poetry


poetry
01. I don't really like [poetry]; I'd rather read a novel any day.
02. The lyrics to some of the Beatles' songs were often quite [poetic].
03. The play ends rather [poetically] with the woman dying in her lover's arms.
04. The little girl wrote a short [poem] about flowers, and then was delighted to see it printed in the school newsletter.
05. The dialog in the play is actually very [poetic] at times.
06. Pablo Neruda was a famous [poet] from Chile, who inspired the people of his country.
07. Byron used to write [poetry] for his girlfriends and actually wrote some pretty nice stuff.
08. I like [poetry] that rhymes.
09. The ancient Greeks regarded music and [poetry] were as almost the same thing.
10. In 1929, Korea was described as the "Land of the Morning Calm" by the Indian [poet] Tagore.
11. She read a collection of the [poems] of Leonard Cohen in her literature class.
12. The people of Somalia often compose [poems] to remember important moments in their lives.
13. Apart from his career as a famous pop musician, Paul McCartney has also written an opera and a book of [poetry], and put on an exhibition of his paintings.
14. When his Auntie Mimi threw away his [poems], she never guessed that one day John Lennon would be a world-famous rock star.
15. Boxer Muhammad Ali was once invited to lecture on [poetry] at Oxford University.
16. The students discussed the various possible meanings of the [poem].
17. Between 1588 and 1613, William Shakespeare wrote a total of 37 plays, more than 150 sonnets, and numerous [poems].
18. Each student had to memorize ten verses from the [poem] as homework.
19. Just 50 years after Johannes Gutenberg invented his printing press in the mid-15th century, more than 6 million books had been published on law, science, [poetry], politics, and religion.
20. For centuries, [poetry] has been used in Somalia not just as an art form, but also a political or cultural tool.
21. There is an Indian proverb which states that poverty makes thieves, like love makes [poets].
22. There is an Irish proverb which states that there are three things that can't be taught: generosity, [poetry], and a singing voice.
23. Robert Frost once said that [poetry] begins in delight, and ends in wisdom.
24. Adrian Mitchell once suggested that most people ignore most [poetry] because most [poetry] ignores most people.
25. Robert Louis Stevenson once said that wine is bottled [poetry].
26. Christopher Fry once said that [poetry] is the language in which man explores his own amazement.

Grammatical examples in English. 2013.

Synonyms:

Look at other dictionaries:

  • Poetry — Po et*ry, n. [OF. poeterie. See {Poet}.] 1. The art of apprehending and interpreting ideas by the faculty of imagination; the art of idealizing in thought and in expression. [1913 Webster] For poetry is the blossom and the fragrance of all human… …   The Collaborative International Dictionary of English

  • POETRY —    Poetry has always played an integral role in Japanese literature. From the earliest introduction of the Chinese writing system, Japanese language poetry was being collected and written in such works as the eighth century Man’yoshu (Collection… …   Japanese literature and theater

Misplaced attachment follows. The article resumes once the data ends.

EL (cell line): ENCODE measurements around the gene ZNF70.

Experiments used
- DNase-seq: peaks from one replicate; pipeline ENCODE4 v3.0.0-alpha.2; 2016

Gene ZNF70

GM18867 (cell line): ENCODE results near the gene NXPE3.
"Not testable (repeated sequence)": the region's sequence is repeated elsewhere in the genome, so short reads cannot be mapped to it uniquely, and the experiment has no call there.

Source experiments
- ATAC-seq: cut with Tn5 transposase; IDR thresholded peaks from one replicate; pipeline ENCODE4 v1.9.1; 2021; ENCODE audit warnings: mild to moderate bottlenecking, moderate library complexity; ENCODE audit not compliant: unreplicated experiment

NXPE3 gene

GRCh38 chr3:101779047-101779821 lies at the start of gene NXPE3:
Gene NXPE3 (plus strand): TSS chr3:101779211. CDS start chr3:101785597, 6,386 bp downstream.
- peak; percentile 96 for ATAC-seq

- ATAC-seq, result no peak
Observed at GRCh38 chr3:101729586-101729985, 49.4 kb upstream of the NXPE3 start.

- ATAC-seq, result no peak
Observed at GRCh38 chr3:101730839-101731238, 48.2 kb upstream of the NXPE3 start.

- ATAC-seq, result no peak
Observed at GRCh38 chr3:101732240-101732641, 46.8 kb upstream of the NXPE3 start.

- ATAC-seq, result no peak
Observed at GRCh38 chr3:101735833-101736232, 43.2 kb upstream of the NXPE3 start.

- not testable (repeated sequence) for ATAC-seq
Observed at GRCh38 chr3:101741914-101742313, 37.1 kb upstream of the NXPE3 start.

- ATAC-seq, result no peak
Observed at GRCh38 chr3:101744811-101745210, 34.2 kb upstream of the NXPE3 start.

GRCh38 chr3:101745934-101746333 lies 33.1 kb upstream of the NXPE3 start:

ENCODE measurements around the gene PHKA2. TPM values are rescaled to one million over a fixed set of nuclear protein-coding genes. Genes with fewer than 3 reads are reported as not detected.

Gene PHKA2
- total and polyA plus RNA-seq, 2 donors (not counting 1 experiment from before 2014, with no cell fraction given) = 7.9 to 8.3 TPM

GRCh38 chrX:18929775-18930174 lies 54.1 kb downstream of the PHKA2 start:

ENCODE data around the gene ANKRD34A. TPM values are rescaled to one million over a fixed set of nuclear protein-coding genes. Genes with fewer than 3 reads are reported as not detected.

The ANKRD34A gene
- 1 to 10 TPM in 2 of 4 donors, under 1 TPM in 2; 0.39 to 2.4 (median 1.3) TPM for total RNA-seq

• Poetry — Données clés Réalisation Lee Chang dong Sociétés de production Pine House Film Pays d’origine  Coree du Sud …   Wikipédia en Français

  • poetry — (n.) late 14c., poetry; a poem; ancient literature; poetical works, fables, or tales, from O.Fr. poetrie (13c.), from M.L. poetria (c.650), from L. poeta (see POET (Cf. poet)). In classical Latin, poetria meant poetess. ... I decided not to tell… …   Etymology dictionary

  • poetry — ► NOUN 1) poems collectively or as a literary genre. 2) a quality of beauty and emotional intensity regarded as characteristic of poetry …   English terms dictionary

  • poetry — [n] expressive, rhythmic literary work balladry, doggerel, metrical composition, paean, poems, poesy, rhyme, rhyming, rime, rune, song, stanza, verse, versification; concepts 268,282,349 Ant. prose  …   New thesaurus

  • poetry — [pō′ə trē] n. [ME poetrie < OFr < ML poetria < L poeta, POET2] 1. the art, theory, or structure of poems 2. poems; poetical works 3. a) poetic qualities; the rhythm, feelings, spirit, etc. of poems b) the e …   English World dictionary

  • Poetry — This article is about the art form. For other uses, see Poetry (disambiguation). Literature Major forms Novel · Poem · Drama Short story · Novella …   Wikipedia

  • POETRY — This article is arranged according to the following outline (for modern poetry, see hebrew literature , Modern; see also prosody ): biblical poetry introduction the search for identifiable indicators of biblical poetry the presence of poetry in… …   Encyclopedia of Judaism

  • poetry — poetryless, adj. /poh i tree/, n. 1. the art of rhythmical composition, written or spoken, for exciting pleasure by beautiful, imaginative, or elevated thoughts. 2. literary work in metrical form; verse. 3. prose with poetic qualities. 4. poetic… …   Universalium

  • poetry —    It is a commonly acknowledged truism that reading and writing poetry are both valued and difficult exercises. Poetry has an important cultural position because it is often manifestly difficult, made so by the apparent obscurity of its… …   Encyclopedia of contemporary British culture